StoryCorps: 50 Years Later, Former Classmates Remember Integration Eli Brown, who's black, and Natalie Guice Adams, who's white, were classmates when their Louisiana school integrated 50 years ago. "Our lives were so intertwined, but so separate," Adams said.

Their School Integrated But Racial Divisions Remained: 'We Missed Knowing Each Other'

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And it's time for StoryCorps now. Next week marks 50 years since the Supreme Court ordered schools in the South to desegregate. The case was Alexander vs. Holmes County Board of Education. It came 15 years after Brown vs. Board of Education. And it's when third-graders Natalie Guice Adams and Eli Brown met at Winnsboro Elementary School in Louisiana.

ELI BROWN: My mother and father told me that there will be some changes. I remembered vividly them saying that, well, you will be going to school with white children. And there may be some people who may not like you very much. And my first impression was, why? What have I done to them? The first day, it's sort of a blur. You have to realize we left our school and came to your school. I can remember seeing new white faces, finding the cafeteria, finding the boys' restroom.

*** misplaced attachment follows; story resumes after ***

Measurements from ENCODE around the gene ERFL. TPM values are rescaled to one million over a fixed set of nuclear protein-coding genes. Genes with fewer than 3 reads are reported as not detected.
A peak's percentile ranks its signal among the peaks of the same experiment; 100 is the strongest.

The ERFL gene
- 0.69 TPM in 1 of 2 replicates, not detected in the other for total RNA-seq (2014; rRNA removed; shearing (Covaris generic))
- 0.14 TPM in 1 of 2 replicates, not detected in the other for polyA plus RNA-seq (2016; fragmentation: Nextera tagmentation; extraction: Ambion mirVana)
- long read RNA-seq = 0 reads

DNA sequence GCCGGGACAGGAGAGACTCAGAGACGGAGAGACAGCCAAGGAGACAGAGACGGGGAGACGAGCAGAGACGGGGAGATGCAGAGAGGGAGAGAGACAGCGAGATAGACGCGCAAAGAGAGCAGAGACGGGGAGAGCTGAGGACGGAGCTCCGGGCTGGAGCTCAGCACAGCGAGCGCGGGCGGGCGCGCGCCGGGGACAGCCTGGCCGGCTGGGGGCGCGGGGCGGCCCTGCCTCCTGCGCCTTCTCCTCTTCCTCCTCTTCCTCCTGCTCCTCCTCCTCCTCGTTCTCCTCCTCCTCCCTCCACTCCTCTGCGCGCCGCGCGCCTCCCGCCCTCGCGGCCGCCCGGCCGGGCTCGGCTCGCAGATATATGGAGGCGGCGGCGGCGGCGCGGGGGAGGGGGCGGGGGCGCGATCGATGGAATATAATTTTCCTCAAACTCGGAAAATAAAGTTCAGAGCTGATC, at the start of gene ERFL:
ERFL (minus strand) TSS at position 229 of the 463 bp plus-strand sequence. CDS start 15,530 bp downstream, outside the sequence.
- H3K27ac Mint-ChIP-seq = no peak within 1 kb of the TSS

NATALIE GUICE ADAMS: Yeah. I vividly remember you in fourth grade.


ADAMS: You and I were the co-editors of the fourth-grade newspaper.

BROWN: I remember that.

ADAMS: And I did think I was the smartest person in class. But I realized that you were going to give me a run for my money.

BROWN: To this day, I've never wanted to lose. You know, I was thinking about valedictorian when I was ninth grade, but I knew who would stand in the way of me doing that was going to be you.

ADAMS: I also remember when you were elected state Beta Club vice president in high school.

BROWN: It was our National Honor society.

ADAMS: Right.

BROWN: What I remember most about when I was running, we had these ribbons - vote for Eli Brown or something like this. Well, my dad and I went into the men's restroom, and there was one of those ribbons in the urinal. I remember my dad getting a big roll of tissue around his hand, going into that urinal and getting that out. And I said, Dad, what are you doing? He says, nobody pees on this name. That was the pride he instilled in us.

ADAMS: You never let your guard down ever. And our lives were so intertwined in school but so separate. Like, we had segregated - I don't even know if you guys had dances.

BROWN: No, we really didn't have that. We were told that they didn't want shoes on the gym floor.

ADAMS: Right.

BROWN: But we knew why.

ADAMS: I knew that you and I both got most likely to succeed. It wasn't until I got the yearbooks out that I realized there was a black most likely to succeed boy and girl and there was a white most likely to succeed boy and girl.

BROWN: When I looked at that yearbook, it hurt to see that everything was black and white. I just wish some adult could have said, no, we're not doing this. I feel like we missed knowing each other.

ADAMS: After we graduated, that was it.

BROWN: That was it. To sit here and talk to you in this way, I never thought I would ever do this. But your name and, you know, what we went through is never far from me.

GREENE: Eli Brown and Natalie Guice Adams - they graduated high school as co-valedictorians. Their interview will be archived at the Library of Congress.

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